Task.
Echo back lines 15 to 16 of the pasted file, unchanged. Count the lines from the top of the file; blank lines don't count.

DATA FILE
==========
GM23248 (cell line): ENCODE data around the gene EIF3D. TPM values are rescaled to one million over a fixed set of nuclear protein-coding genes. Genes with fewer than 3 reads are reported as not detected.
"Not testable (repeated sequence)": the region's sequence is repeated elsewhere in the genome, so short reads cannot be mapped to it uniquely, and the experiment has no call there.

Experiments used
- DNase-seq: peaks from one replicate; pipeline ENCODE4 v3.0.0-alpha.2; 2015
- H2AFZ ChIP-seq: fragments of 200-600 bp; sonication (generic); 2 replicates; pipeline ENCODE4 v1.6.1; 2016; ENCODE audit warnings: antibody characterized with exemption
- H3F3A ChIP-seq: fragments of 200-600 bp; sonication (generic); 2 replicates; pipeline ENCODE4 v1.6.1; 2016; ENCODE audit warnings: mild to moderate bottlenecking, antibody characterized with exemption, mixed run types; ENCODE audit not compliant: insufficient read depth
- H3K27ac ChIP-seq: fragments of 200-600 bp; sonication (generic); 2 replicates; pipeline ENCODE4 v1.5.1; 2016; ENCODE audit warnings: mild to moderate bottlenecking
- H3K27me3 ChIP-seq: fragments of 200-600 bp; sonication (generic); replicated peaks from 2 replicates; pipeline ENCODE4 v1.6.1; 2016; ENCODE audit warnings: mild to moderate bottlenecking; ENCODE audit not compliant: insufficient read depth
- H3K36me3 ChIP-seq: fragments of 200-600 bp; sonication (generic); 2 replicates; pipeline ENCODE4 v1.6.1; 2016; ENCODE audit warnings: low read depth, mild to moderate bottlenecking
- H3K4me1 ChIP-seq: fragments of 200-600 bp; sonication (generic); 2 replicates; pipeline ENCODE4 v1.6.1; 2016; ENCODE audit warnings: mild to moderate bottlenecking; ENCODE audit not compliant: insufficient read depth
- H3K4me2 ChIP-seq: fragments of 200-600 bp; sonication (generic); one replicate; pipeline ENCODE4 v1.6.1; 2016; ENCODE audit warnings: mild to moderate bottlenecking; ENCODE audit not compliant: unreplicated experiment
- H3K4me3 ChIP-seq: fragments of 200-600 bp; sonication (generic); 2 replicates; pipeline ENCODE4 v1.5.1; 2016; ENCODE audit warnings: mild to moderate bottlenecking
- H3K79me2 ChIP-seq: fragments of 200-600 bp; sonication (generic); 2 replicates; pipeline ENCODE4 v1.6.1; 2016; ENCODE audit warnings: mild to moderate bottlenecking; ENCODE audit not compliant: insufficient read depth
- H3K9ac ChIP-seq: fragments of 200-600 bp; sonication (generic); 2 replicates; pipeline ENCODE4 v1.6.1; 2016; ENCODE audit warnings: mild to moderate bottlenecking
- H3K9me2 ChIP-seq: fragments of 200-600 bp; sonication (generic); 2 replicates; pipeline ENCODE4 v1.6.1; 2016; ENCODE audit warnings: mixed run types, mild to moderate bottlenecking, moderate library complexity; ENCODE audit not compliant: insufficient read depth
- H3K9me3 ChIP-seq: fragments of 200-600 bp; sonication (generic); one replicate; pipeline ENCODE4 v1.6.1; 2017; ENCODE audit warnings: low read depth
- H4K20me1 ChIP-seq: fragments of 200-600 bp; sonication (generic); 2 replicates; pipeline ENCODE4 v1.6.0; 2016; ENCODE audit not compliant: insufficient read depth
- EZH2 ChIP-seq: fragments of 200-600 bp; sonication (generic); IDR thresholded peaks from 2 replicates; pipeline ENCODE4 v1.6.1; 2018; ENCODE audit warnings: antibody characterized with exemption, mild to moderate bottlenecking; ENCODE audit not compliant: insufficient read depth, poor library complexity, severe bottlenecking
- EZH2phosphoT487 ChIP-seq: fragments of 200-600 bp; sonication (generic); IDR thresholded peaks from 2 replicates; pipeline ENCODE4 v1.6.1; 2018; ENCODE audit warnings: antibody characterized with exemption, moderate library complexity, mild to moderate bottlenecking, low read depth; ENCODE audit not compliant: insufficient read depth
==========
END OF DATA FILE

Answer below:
- H3K9me2 ChIP-seq: fragments of 200-600 bp; sonication (generic); 2 replicates; pipeline ENCODE4 v1.6.1; 2016; ENCODE audit warnings: mixed run types, mild to moderate bottlenecking, moderate library complexity; ENCODE audit not compliant: insufficient read depth
- H3K9me3 ChIP-seq: fragments of 200-600 bp; sonication (generic); one replicate; pipeline ENCODE4 v1.6.1; 2017; ENCODE audit warnings: low read depth